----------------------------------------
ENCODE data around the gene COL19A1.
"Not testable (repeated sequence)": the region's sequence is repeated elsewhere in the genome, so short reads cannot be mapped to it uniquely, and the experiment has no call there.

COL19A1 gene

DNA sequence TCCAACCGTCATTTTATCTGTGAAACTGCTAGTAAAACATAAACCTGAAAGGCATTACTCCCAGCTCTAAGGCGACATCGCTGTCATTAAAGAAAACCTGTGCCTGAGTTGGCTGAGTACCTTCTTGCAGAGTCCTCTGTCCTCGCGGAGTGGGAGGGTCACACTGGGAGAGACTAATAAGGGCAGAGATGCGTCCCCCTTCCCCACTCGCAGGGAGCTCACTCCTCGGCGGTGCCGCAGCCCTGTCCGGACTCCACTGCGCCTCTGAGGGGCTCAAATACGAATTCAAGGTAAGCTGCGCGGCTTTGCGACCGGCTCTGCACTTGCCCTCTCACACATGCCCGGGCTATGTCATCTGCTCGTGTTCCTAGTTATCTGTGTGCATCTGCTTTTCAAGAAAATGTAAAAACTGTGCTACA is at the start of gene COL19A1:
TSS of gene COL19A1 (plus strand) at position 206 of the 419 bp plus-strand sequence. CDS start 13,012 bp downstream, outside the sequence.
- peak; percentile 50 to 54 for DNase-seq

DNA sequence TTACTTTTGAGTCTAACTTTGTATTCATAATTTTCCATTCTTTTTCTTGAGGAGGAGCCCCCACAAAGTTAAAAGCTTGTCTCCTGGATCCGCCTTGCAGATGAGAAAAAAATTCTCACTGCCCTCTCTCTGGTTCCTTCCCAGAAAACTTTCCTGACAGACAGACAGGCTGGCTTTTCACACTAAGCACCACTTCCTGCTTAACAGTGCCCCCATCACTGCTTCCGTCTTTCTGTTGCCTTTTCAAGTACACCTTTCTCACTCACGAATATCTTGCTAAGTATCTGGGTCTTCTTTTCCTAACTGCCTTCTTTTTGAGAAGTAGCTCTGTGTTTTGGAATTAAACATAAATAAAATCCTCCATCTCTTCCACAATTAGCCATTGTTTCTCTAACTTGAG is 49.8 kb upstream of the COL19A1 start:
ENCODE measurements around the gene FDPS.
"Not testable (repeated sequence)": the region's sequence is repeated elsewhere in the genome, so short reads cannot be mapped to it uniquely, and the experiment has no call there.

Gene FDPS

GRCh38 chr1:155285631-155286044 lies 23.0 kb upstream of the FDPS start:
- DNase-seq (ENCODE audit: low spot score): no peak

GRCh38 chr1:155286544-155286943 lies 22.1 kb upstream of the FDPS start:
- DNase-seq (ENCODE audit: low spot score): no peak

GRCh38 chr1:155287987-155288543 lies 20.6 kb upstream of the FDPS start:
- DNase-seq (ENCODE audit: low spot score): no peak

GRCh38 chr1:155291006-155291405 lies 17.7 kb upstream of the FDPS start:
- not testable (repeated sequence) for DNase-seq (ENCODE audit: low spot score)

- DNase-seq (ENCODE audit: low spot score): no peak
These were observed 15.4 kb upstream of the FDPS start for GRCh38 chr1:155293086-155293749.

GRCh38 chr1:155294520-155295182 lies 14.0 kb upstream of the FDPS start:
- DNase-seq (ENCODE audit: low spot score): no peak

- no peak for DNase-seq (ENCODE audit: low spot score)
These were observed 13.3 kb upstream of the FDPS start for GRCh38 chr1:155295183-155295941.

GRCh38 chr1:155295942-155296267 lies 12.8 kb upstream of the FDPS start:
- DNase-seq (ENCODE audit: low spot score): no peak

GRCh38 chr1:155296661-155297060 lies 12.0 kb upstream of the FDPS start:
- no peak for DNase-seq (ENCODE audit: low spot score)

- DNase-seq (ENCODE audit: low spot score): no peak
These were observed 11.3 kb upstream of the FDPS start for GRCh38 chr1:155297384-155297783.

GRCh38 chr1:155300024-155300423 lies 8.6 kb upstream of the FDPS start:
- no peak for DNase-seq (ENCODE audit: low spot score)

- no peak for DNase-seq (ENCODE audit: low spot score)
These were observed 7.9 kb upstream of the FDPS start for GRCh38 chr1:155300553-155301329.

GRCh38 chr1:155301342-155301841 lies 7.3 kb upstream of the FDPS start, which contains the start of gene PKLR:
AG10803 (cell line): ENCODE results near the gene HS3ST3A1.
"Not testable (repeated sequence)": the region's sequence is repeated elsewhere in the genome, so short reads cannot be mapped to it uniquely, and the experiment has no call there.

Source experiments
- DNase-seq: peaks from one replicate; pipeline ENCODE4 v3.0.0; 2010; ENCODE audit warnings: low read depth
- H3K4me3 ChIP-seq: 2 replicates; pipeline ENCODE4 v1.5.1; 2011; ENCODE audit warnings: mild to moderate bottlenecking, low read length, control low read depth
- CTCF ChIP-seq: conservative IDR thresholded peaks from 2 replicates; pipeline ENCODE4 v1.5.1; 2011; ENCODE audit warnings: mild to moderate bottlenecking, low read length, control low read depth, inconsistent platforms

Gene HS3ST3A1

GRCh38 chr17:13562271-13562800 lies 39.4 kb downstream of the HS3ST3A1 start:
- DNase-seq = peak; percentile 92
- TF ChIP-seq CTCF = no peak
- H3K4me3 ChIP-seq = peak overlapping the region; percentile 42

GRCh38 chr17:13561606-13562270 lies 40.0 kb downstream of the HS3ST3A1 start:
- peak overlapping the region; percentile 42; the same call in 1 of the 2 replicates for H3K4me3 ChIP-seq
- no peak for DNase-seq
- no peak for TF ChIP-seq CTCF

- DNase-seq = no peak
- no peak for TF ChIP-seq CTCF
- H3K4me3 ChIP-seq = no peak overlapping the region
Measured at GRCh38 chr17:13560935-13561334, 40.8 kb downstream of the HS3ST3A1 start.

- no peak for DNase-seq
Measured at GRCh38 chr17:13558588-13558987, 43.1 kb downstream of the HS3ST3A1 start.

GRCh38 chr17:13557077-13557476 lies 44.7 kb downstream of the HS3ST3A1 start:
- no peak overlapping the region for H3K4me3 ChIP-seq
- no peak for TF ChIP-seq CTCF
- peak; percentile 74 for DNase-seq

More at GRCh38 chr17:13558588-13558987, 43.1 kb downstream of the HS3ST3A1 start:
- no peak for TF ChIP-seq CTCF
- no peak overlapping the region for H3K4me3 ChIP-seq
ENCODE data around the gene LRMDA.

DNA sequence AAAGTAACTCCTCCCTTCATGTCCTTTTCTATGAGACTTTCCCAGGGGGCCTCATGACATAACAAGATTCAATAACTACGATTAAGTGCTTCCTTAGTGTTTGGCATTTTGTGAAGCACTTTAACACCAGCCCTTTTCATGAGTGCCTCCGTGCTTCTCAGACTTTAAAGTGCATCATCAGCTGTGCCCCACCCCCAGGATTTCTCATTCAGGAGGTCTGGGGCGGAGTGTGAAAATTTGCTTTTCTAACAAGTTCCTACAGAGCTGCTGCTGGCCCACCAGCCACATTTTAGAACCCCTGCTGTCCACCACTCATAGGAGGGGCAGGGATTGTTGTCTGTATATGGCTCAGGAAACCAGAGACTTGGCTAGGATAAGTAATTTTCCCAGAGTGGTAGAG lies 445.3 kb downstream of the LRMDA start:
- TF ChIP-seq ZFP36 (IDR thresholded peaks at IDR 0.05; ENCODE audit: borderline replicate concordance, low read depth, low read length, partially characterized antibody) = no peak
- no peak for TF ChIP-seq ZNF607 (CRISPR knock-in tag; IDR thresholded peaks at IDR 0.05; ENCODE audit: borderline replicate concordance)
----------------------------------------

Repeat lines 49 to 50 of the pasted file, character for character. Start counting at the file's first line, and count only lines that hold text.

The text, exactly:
- no peak for DNase-seq
- no peak for TF ChIP-seq CTCF